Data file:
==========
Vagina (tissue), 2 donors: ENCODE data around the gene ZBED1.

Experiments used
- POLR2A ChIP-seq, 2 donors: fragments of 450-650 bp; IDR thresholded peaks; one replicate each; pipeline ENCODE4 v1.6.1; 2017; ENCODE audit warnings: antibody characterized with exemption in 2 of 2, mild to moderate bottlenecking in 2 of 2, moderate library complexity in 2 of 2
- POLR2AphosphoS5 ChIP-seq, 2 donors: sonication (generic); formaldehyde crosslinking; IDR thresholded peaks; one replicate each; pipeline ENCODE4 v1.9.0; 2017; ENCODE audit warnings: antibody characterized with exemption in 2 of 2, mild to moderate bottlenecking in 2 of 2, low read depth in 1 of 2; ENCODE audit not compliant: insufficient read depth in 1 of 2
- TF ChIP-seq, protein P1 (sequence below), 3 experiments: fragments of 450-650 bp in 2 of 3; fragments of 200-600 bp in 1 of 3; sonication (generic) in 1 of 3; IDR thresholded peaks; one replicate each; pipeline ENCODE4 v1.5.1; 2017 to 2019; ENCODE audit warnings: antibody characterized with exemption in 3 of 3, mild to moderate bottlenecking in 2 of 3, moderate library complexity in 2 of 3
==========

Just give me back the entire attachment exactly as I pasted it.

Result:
Vagina (tissue), 2 donors: ENCODE data around the gene ZBED1.

Experiments used
- POLR2A ChIP-seq, 2 donors: fragments of 450-650 bp; IDR thresholded peaks; one replicate each; pipeline ENCODE4 v1.6.1; 2017; ENCODE audit warnings: antibody characterized with exemption in 2 of 2, mild to moderate bottlenecking in 2 of 2, moderate library complexity in 2 of 2
- POLR2AphosphoS5 ChIP-seq, 2 donors: sonication (generic); formaldehyde crosslinking; IDR thresholded peaks; one replicate each; pipeline ENCODE4 v1.9.0; 2017; ENCODE audit warnings: antibody characterized with exemption in 2 of 2, mild to moderate bottlenecking in 2 of 2, low read depth in 1 of 2; ENCODE audit not compliant: insufficient read depth in 1 of 2
- TF ChIP-seq, protein P1 (sequence below), 3 experiments: fragments of 450-650 bp in 2 of 3; fragments of 200-600 bp in 1 of 3; sonication (generic) in 1 of 3; IDR thresholded peaks; one replicate each; pipeline ENCODE4 v1.5.1; 2017 to 2019; ENCODE audit warnings: antibody characterized with exemption in 3 of 3, mild to moderate bottlenecking in 2 of 3, moderate library complexity in 2 of 3